I’ve read a few blog posts; Life in Rural Ireland as a ‘blow-in‘ it stirred up a lot of memories of when we first moved to Ireland. When Andy and I were first married we came to Sligo on holiday for a week and fell in love with the place. It was Andy’s first time to ever visit Ireland and my first time to visit Sligo – having spent much of my childhood in Galway.
We knew if we were going to start a family Sligo was the place we wanted to do it. So we wrapped up our UK lives, swapped the power suits and stilettos for jeans and wellies (me not Andy!) Said farewell to our friends and Andy’s family, packed the car and set sail into the sunset. Well in reality the cat had 5 kittens a few days before we moved – I have memories of walking a cat around the Welsh mountains and trying to smuggle them all into a cabin on the Stena Line ferry (sorry Stena if you are reading this!)
I don’t think anything could have prepared us for the culture shock of actually moving to rural Sligo though. We’d gone from a built up town in the South of England. We couldn’t sit out in the back garden without someone shouting abuse from the nearby high-rise flats. We moved to an area where the only sound were the cattle lowing. The lack of noise and the pitch black kept us awake at night.
We’d gone from being faceless, nameless people in our local shop in the UK to having everyone know our name here in our village (that sounds like the Cheers theme song 😉 )
Andy started his own business and worked long hours and a couple of years after we moved I had Jono. I found it so tough. I was alone for over 12 hours a day, living on a rural lane where the height of excitement was the occasional visit from the postman, or perhaps the mobile shop – yes that was a thing!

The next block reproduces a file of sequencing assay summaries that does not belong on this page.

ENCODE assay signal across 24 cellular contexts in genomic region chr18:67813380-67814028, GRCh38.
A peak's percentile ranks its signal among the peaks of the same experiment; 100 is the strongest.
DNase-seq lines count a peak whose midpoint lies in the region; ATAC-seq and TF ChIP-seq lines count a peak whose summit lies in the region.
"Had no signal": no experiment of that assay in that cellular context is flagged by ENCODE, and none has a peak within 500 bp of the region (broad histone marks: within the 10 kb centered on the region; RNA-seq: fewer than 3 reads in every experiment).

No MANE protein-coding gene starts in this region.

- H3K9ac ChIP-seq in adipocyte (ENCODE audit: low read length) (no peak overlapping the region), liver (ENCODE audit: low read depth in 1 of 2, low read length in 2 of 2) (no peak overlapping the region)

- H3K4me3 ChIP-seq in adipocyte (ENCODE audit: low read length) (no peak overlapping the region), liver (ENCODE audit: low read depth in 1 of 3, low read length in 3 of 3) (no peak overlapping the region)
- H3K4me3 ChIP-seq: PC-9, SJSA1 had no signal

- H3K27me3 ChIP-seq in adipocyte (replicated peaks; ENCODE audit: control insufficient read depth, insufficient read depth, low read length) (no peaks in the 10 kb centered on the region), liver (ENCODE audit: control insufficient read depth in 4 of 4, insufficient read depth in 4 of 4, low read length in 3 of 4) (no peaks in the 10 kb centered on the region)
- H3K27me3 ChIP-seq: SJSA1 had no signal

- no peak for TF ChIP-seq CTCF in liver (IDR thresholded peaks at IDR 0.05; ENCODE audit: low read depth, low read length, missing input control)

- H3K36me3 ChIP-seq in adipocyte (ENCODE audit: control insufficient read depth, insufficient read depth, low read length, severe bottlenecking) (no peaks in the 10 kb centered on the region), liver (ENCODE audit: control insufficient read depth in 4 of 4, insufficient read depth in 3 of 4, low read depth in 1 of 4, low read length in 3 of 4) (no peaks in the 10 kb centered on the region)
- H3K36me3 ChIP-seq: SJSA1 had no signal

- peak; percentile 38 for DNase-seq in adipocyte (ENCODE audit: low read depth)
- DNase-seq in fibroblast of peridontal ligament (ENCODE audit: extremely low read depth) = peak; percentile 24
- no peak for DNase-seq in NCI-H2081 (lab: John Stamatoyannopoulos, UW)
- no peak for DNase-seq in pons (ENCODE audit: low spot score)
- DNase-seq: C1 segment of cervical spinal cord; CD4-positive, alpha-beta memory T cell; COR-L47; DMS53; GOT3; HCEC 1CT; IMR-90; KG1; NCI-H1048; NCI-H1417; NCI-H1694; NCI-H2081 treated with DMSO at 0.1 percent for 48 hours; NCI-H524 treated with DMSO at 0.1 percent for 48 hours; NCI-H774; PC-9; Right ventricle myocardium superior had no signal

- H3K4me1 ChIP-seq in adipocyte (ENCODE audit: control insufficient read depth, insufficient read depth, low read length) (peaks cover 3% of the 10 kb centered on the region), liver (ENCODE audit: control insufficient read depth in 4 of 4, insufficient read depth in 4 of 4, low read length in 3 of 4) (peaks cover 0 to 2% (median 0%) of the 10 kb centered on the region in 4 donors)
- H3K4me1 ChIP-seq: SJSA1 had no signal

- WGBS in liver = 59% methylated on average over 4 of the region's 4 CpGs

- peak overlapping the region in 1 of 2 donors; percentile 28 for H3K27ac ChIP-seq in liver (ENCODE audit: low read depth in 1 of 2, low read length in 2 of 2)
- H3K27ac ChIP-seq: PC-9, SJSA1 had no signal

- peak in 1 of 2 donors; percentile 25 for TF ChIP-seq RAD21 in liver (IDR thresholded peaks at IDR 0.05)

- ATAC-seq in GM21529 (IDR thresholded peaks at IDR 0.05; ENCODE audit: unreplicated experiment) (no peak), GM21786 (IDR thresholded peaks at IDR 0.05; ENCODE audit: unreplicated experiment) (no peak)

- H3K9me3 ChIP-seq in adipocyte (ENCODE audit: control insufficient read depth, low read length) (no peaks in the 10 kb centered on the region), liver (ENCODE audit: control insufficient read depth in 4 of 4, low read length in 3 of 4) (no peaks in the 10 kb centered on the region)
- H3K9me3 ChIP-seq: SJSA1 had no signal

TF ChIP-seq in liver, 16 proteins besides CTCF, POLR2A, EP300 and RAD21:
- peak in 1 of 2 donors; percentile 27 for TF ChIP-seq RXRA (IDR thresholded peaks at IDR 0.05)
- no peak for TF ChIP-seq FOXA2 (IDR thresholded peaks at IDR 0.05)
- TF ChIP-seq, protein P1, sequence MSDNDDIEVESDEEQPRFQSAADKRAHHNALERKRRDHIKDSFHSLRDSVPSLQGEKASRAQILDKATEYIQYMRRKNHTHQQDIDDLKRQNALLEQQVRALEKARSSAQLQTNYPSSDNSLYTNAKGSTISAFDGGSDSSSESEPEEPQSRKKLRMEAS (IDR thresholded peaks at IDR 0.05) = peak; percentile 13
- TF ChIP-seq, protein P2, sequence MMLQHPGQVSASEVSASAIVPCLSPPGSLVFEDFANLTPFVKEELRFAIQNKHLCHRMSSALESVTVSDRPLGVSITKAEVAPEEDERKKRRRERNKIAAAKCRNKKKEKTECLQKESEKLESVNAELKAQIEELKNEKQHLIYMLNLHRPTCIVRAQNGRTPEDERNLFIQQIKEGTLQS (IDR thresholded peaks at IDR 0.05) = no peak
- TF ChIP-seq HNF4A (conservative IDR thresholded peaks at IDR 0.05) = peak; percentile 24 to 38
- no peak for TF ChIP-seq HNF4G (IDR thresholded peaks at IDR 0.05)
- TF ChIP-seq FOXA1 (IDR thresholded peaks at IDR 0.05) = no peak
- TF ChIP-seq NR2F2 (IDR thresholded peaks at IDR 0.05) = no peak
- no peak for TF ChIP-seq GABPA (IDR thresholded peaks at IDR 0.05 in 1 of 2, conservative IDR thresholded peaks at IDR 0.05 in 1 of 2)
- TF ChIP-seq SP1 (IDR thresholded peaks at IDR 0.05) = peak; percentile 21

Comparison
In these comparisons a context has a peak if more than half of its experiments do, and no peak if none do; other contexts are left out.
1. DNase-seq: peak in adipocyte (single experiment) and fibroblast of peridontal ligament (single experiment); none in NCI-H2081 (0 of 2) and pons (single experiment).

A couple of years later Lucy came along and again it was very tough with two children under three and being alone most of the time. I wish there’d have been such a thing as the Internet back then! I went from having a huge circle of friends in the UK to having no one.
I suppose the point of this blog is that if you are in a similar situation there are others out there like you. When the Internet finally did happen Magicmum was a lifesaver for me. In recent times I’ve tried to join in more with my community. Volunteering is a great way to do this, you’ll get far more out of it than you think. I’ve also joined the local choir which is great fun altogether! Plus there’s Twitter and Facebook – hundreds of friends at the touch of a button.
Those years of feeling isolated passed in the blink of an eye. Would I change any of it? Not a bit of it. I think I’m incredibly lucky to live in such a beautiful area, there’s nowhere I’d rather be.